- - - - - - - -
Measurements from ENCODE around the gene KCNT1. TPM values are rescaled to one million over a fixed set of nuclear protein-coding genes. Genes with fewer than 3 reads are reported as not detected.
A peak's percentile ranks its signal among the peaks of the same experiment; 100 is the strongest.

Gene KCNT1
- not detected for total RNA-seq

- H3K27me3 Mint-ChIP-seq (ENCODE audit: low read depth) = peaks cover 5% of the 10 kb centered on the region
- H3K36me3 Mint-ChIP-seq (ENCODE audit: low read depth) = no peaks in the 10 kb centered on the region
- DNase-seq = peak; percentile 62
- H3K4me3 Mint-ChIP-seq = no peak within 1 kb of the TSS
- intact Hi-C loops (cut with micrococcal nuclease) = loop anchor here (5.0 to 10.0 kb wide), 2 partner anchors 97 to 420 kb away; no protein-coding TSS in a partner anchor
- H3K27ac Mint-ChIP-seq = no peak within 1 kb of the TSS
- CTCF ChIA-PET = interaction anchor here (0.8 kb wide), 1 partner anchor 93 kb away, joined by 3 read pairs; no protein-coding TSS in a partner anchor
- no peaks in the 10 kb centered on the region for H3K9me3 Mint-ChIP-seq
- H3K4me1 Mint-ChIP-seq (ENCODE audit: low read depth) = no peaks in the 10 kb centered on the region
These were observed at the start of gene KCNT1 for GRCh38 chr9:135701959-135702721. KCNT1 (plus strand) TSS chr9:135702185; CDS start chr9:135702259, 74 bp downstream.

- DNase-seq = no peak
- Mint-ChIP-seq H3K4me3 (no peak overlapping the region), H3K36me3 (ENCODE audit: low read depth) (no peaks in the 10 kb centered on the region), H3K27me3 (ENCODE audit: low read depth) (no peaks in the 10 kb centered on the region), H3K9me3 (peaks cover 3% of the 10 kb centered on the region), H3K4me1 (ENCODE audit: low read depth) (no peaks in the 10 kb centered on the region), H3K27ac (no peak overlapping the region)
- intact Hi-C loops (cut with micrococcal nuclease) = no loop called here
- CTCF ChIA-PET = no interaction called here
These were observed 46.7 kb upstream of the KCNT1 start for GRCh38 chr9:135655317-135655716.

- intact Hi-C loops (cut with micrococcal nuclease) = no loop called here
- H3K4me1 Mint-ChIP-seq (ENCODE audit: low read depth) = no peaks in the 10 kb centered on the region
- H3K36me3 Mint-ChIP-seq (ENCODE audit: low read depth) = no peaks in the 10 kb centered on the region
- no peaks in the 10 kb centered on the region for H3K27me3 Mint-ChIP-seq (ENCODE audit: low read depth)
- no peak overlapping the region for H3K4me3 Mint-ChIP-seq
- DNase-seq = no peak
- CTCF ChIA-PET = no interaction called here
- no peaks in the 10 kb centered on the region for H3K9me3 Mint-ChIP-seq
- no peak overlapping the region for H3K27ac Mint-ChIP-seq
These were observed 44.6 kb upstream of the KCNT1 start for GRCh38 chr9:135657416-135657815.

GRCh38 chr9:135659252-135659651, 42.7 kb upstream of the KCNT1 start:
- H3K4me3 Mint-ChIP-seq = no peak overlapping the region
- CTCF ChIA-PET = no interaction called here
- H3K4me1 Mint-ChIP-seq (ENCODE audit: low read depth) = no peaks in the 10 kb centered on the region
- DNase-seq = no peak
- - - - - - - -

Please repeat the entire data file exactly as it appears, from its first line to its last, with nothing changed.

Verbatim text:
Measurements from ENCODE around the gene KCNT1. TPM values are rescaled to one million over a fixed set of nuclear protein-coding genes. Genes with fewer than 3 reads are reported as not detected.
A peak's percentile ranks its signal among the peaks of the same experiment; 100 is the strongest.

Gene KCNT1
- not detected for total RNA-seq

- H3K27me3 Mint-ChIP-seq (ENCODE audit: low read depth) = peaks cover 5% of the 10 kb centered on the region
- H3K36me3 Mint-ChIP-seq (ENCODE audit: low read depth) = no peaks in the 10 kb centered on the region
- DNase-seq = peak; percentile 62
- H3K4me3 Mint-ChIP-seq = no peak within 1 kb of the TSS
- intact Hi-C loops (cut with micrococcal nuclease) = loop anchor here (5.0 to 10.0 kb wide), 2 partner anchors 97 to 420 kb away; no protein-coding TSS in a partner anchor
- H3K27ac Mint-ChIP-seq = no peak within 1 kb of the TSS
- CTCF ChIA-PET = interaction anchor here (0.8 kb wide), 1 partner anchor 93 kb away, joined by 3 read pairs; no protein-coding TSS in a partner anchor
- no peaks in the 10 kb centered on the region for H3K9me3 Mint-ChIP-seq
- H3K4me1 Mint-ChIP-seq (ENCODE audit: low read depth) = no peaks in the 10 kb centered on the region
These were observed at the start of gene KCNT1 for GRCh38 chr9:135701959-135702721. KCNT1 (plus strand) TSS chr9:135702185; CDS start chr9:135702259, 74 bp downstream.

- DNase-seq = no peak
- Mint-ChIP-seq H3K4me3 (no peak overlapping the region), H3K36me3 (ENCODE audit: low read depth) (no peaks in the 10 kb centered on the region), H3K27me3 (ENCODE audit: low read depth) (no peaks in the 10 kb centered on the region), H3K9me3 (peaks cover 3% of the 10 kb centered on the region), H3K4me1 (ENCODE audit: low read depth) (no peaks in the 10 kb centered on the region), H3K27ac (no peak overlapping the region)
- intact Hi-C loops (cut with micrococcal nuclease) = no loop called here
- CTCF ChIA-PET = no interaction called here
These were observed 46.7 kb upstream of the KCNT1 start for GRCh38 chr9:135655317-135655716.

- intact Hi-C loops (cut with micrococcal nuclease) = no loop called here
- H3K4me1 Mint-ChIP-seq (ENCODE audit: low read depth) = no peaks in the 10 kb centered on the region
- H3K36me3 Mint-ChIP-seq (ENCODE audit: low read depth) = no peaks in the 10 kb centered on the region
- no peaks in the 10 kb centered on the region for H3K27me3 Mint-ChIP-seq (ENCODE audit: low read depth)
- no peak overlapping the region for H3K4me3 Mint-ChIP-seq
- DNase-seq = no peak
- CTCF ChIA-PET = no interaction called here
- no peaks in the 10 kb centered on the region for H3K9me3 Mint-ChIP-seq
- no peak overlapping the region for H3K27ac Mint-ChIP-seq
These were observed 44.6 kb upstream of the KCNT1 start for GRCh38 chr9:135657416-135657815.

GRCh38 chr9:135659252-135659651, 42.7 kb upstream of the KCNT1 start:
- H3K4me3 Mint-ChIP-seq = no peak overlapping the region
- CTCF ChIA-PET = no interaction called here
- H3K4me1 Mint-ChIP-seq (ENCODE audit: low read depth) = no peaks in the 10 kb centered on the region
- DNase-seq = no peak